voltage at 2.55V (default). However, the machine POSTed and got into Win2K when
the DDR voltage is raised to 2.85V.
Abit KR7-R Motherboard
AMD XP-1600+ CPU
Maxtor DM60 plus 30GB ATA100 Hard Drive
Leadtek WinFast GeForce2 Ti 64MB Video Card
Above is the BIOS screen shot for the RAM
setting used for testing. All the settings remained constant through out the
test, only Cas Latency, Trp, and Trcd were changed to test the ram under
As the DDR-333 and DDR-400 modules appear on the market, our Abit KR-7A
motherboard seems to be a bit dated due to lack of PCI dividers (max at 1/4). We
will be looking at upgrading the test bed in the future to accommodate high FSB.
For all the tests, DDR voltage was set at 2.85V instead of default 2.5V. This is
done to find the maximum overclocking potential of the ram. As long as one keeps
voltage under 2.9V, the ram module should be safe.
For the Kingmax modules, we tested under 2.5/2.85V and found out they performs
BETTER under high voltage, i.e. 2.85V. This is very interesting to see as
www.overclockers.com found Kingmax modules have a better performance
with default voltage.
Definition of stability: The machine will boot into Windows (obviously), finish
1 run of Sandra 2001 memory benchmark, 1 runs of 3D Mark 2000, 1 runs of 3D Mark
2001, and 1 run of Super Pi 1M calculation.
The following table shows the maximum FSB with respect to each setting for each
||Max overclocking % from
|TwinMOS PC 2100
|Kingston PC 2100
||Corsair XMS PC-3000
|More is coming
DDR -266 (Crucial DDR-266 is our top pick)
The Crucial lived up to its name. Despite being a PC-2100 module, it offers
overclocking potential that rivals PC-2700 modules.
The Kingston has a rather disappointing result, 138MHz at 2-2-2 setting. This
ram is not for overclockers.
The TwinMos lived up to its name, offering a 24.8% overclocking potential. This
ram would be the ideal choice for people on a budget.
Wow, the ValueSelect ram performs flawlessly at 162 MHz with 2-2-2 setting. This
is the best overclocking ram I've seen at this price range. For the price
sensitive people, you can not go wrong with this stick, 162 MHz with 2-2-2 and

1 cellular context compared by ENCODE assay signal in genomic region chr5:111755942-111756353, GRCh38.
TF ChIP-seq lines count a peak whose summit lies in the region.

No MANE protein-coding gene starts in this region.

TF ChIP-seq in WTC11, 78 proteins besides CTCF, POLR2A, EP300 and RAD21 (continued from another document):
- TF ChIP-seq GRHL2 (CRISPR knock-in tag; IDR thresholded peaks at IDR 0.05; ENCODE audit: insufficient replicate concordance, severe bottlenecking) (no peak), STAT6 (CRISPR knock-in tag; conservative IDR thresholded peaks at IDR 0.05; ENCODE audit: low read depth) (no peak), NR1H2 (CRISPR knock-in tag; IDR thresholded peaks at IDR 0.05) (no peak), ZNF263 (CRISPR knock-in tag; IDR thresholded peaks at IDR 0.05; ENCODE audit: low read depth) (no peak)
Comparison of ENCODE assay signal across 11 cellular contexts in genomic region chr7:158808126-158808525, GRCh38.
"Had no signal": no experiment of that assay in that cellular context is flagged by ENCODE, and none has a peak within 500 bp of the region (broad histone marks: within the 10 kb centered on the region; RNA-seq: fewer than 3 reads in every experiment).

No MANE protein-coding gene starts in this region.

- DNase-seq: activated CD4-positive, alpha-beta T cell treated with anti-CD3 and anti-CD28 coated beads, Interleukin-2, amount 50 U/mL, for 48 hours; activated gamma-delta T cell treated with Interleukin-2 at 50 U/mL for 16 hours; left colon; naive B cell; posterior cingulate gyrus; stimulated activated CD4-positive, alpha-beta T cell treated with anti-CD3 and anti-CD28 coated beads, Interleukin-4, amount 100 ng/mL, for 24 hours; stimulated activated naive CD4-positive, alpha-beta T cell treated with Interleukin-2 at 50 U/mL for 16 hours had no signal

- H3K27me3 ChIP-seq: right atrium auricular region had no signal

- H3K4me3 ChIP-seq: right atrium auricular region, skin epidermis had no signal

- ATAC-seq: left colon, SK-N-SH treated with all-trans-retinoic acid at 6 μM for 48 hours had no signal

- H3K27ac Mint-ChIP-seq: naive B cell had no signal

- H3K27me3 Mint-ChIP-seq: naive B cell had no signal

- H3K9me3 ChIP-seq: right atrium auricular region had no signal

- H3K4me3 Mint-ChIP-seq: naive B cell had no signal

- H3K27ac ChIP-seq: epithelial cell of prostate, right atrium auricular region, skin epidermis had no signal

170 MHz with 2.5-3-3. I challenge anyone who can come up with a better choice at
The Kingmax DDR-300 has similar max FSB regardless of the memory timing.
Generally speaking, reducing the memory timing would give around 5~10 Mhz more.
Maybe we have reached the limit for that module.
The Kingmax DDR-333 certainly offers a good potential for those high FSB
seekers. It can do 175 at 2-2-2. I don't know about you but to me it's damn
impressive. It provides a very healthy memory bandwidth to your system as well.
The TwinMos module performs badly in the 2-2-2 setting, sporting 150 MHz.
Anything higher than that would result in lock up in POST. However, the ram
performed flawlessly in 2.5-3-3 mode, sporting an astonishing 190 MHz, the
highest FSB yet.
Corsair XMS-3000 achieving an astonishing 180MHz at 2-2-2 setting and a new
height of 195MHz at 2.5-3-3. Overclockers, this is THE ram to get. You can't
go wrong with this module.
It is a bit disappointing to see that Crucial PC-2700 is only slightly better
than the old PC-2100 Registered counterpart. I was hoping that this module could
break the magical 200 MHz barriers. With the above said, Crucial PC-2700 is
still a good ram module, offering good overclocking potential. It is only
overshadowed by the Corsair XMS-3000.
Samsung PC-2700 is able to achieve a high operational frequency of 191 MHz at
2.5-3-3 setting. Its performance is just shy of our current king, Corsair
XMS-3000. It should not be surprising as they both used the same chip, Samsung
TCB3. However, Corsair handpicked the top batches. Overclockers on a budget
should consider it as a good substitute for the XMS-3000.
A-Data performed admirably, 195 MHz at 2-2-2 timing. I believe that this is the
first time a "budget" module can reach such a MHz. Again, I did not test any FSB
greater than 200 MHz due to the limitation of Abit's KR7A. This module would be
a perfect substitute to Corsair XMS-3200 for the overclockers who are on a
Well, the Kingmax DDR-400 module failed to impress me with 2-2-2 setting. It is